At the Grindstone Award Foundation tournament, recently we were asked to write down “What does hockey mean to you?” Now at the time and under pressure I just jotted down “It is a place I can escape too when life gets too much” but after having some time to reflect on that question I realized how much of an effect it had on me and how much more hockey means to me.
Hockey is the backbone of me figuring out who I am.
When I was a little girl I was a spitfire tomboy always on the go trying to keep up with the boys. My hockey journey started when I was about 6 years old in Novice. I was 1 of 2 girls on the team and by the end of the season after losing every game I decided that hockey was a boy’s sport. WHAT? How did I make that decision at the age of 6 that hockey was a boy’s sport? I decided that figure skating was what girls should do so I dropped hockey and started figure skating and so did the other girl on the team.
Throughout my entire childhood I lived at the rink (If you don’t know the town of Midway, BC. it’s a small rural town with not much else to do) I was by definition of the word a “Rink Rat.” My sister and I figure skated, my brother played hockey, my dad played, coached, refed and was also the local skate sharpening guy and my mom was president of the figure skating club. My family was so involved that my parents even did the fundraising and helped build the local rink as it stands today. Hockey has been a part of me all my life.
When I step out on that ice “I am Sarah”. I am not Mom, wife, friend, or daughter, I am just me.
As I grew up hockey remained a part of me just never at the forefront where it should have been. After my parents got divorced, I remained a rink rat but again instead of teammate I became “Puck Bunny” or “Water Girl” doing whatever I could to remain a part of the team even if I wasn’t on the ice. This behavior continued into my teen years where I dated hockey players who were not very nice to me and I even pretended to be hurt for our annual Grads Vs. Dads hockey game so I didn’t humiliate myself in front of the boys I so desperately needed to like me as the girl I was supposed to be, instead of the feisty tomboy I was.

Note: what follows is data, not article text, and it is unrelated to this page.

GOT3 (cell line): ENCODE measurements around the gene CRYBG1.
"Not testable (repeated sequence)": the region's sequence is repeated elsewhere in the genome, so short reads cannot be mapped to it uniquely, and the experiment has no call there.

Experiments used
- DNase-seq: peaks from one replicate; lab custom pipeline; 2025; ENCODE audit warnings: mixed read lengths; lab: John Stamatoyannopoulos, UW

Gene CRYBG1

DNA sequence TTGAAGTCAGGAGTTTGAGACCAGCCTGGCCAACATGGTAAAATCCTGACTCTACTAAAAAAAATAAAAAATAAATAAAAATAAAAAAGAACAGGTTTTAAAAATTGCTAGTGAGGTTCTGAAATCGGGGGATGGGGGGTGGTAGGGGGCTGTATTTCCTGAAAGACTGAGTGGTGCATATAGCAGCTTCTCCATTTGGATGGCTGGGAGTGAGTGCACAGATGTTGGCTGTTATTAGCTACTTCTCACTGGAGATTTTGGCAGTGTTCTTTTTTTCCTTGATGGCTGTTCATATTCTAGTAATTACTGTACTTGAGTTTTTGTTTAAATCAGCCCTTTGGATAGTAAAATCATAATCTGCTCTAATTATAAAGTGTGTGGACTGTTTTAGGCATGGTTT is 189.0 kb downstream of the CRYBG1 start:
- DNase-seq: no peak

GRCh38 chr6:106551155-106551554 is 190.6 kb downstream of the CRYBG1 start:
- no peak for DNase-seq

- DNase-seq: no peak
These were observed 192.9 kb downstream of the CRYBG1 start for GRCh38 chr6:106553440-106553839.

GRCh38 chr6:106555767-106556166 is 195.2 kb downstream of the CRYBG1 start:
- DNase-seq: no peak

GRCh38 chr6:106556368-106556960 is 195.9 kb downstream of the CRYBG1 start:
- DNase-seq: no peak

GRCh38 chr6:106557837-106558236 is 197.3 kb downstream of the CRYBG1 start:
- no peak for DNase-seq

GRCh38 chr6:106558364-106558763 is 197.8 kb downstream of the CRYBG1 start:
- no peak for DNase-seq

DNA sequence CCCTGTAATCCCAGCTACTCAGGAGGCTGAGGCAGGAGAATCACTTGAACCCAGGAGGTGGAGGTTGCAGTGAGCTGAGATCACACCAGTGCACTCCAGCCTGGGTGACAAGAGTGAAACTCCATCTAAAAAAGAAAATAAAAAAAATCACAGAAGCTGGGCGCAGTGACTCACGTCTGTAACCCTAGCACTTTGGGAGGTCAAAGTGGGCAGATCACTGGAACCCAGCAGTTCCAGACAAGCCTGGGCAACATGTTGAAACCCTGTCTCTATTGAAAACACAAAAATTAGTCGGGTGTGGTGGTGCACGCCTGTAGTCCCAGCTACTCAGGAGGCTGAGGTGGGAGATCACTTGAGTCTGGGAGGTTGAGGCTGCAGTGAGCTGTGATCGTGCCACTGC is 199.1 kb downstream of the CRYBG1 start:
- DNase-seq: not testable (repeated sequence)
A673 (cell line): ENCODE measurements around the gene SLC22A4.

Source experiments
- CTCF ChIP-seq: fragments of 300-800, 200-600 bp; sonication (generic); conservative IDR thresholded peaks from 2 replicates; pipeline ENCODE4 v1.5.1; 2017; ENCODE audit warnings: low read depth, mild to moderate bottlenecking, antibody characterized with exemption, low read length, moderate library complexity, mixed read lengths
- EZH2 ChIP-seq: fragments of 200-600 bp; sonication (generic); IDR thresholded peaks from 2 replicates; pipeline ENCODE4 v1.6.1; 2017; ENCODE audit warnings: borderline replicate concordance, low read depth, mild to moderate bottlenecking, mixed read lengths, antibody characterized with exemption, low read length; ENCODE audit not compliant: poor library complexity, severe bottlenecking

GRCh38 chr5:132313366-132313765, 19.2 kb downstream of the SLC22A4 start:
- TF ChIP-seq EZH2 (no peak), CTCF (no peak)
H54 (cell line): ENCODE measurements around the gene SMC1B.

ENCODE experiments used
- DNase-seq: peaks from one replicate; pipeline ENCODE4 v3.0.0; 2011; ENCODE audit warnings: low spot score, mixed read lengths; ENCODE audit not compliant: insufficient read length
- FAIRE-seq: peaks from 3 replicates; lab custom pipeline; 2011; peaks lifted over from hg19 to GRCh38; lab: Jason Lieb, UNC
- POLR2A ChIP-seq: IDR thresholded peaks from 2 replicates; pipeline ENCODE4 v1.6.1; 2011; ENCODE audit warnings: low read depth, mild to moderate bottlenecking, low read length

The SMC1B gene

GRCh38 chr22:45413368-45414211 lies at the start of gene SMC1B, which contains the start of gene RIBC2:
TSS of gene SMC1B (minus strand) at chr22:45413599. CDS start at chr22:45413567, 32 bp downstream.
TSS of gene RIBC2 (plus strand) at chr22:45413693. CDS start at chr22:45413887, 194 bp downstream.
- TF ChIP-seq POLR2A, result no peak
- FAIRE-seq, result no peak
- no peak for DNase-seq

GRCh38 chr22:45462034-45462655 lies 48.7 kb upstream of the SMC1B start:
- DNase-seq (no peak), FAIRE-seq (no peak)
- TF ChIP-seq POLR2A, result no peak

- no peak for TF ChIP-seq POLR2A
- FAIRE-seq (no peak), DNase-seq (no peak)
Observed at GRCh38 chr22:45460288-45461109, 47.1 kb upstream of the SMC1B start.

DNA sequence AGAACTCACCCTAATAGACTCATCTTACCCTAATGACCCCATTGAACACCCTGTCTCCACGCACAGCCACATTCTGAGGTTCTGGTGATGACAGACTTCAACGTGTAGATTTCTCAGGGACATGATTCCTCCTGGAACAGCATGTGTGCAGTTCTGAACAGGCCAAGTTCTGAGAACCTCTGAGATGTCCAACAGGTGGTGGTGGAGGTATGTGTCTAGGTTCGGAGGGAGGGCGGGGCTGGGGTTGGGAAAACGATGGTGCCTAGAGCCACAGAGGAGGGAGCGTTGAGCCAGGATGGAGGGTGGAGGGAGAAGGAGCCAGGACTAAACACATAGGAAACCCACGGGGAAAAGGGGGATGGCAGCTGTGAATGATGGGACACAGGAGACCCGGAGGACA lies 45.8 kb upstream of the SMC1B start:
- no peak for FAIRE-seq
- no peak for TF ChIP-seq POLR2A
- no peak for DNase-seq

As I grew older and re-entered the hockey world at the age of 26
I still had this deep sense of not being good enough to play but after becoming a stepmom to 4 girls and having a baby of my own, I needed an escape, somewhere I could forget how hard life really is. I now have 2 boys and a step daughter who play and a 2 1/2-year-old daughter who says she wants to play hockey. I am a coach, a manager, a board member and a passionate hockey parent. I vowed to myself a few years ago even before my daughter was born that I would play a role in some way in the female hockey community so when I found out about the Grindstone Award Tournament I had to be a part of it.
I sent the invite to my local hockey girls in hopes that someone would jump on my bandwagon and come with me but I had no takers. I wavered back and forth that maybe I shouldn’t go because as an introvert I have a hard time putting myself out there with new people but something in me pushed me to go. I arranged childcare and opted out of a family reunion and away I went, alone. It was a 2-hour drive to get to Kelowna and the whole drive my heart was racing with nerves thinking “I’m so out of my league, why am I doing this?”
I arrived at the rink with over an hour to spare and watched one of the other teams with my heart racing still and feelings of uncertainty and doubt in myself. After running into a few girls I knew I felt a little more at ease but as I made my way to the dressing room with weak knees and a racing heart I was so nervous as to what would greet me on the other side of that door.
To my surprise everyone seemed just as anxious and nervous as I was. We were a group of hockey loving women of different backgrounds and skill levels coming together to support a common cause. What had I been so worried about?
As we began to create lines and I blurted out “I’ll play center” doubt still crept into my mind. I have never been taught to play center, I just chase the puck and hope for the best. After a few shifts Dani, one of the guest coaches, said something constructively to me that changed the way I played the rest of the game. At the end of the game when they called my name for ‘Player of the Game’ I was blown away. “Maybe I am good enough to be here” were my thoughts.
The next day I felt like a new person! I scored a couple goals, got an assist and player of the game again. What a boost in confidence!
My favorite memory from the tourney was back checking as fast as I could and getting the puck away from one of the guest coaches, and she said “Whoa, nice back check.” This tournament brought out that feisty little tomboy in me and helped me to realize I do belong on the ice and hockey isn’t just a place to forget the daily stresses, it is the core of who I am. When I step out on that ice “I am Sarah”. I am not Mom, wife, friend, or daughter, I am just me. Sarah, that feisty little tomboy all grown up, being a girl AND playing hockey.
My hope for all females in the future of hockey is to never feel like they are not good enough or don’t belong no matter their age or skill level. If you love the game of hockey then you belong on the ice and you deserve to be lifted up and supported by other females in this sport.
Thank you to the Grindstone Foundation, Sash, Danielle and Allison, for your vision and for this amazing opportunity not just to support girls in hockey financially but to also give women and girls a sense of security and belonging to this wonderful female hockey community. You’ve helped me find another piece to the puzzle of my soul and for that I am very grateful!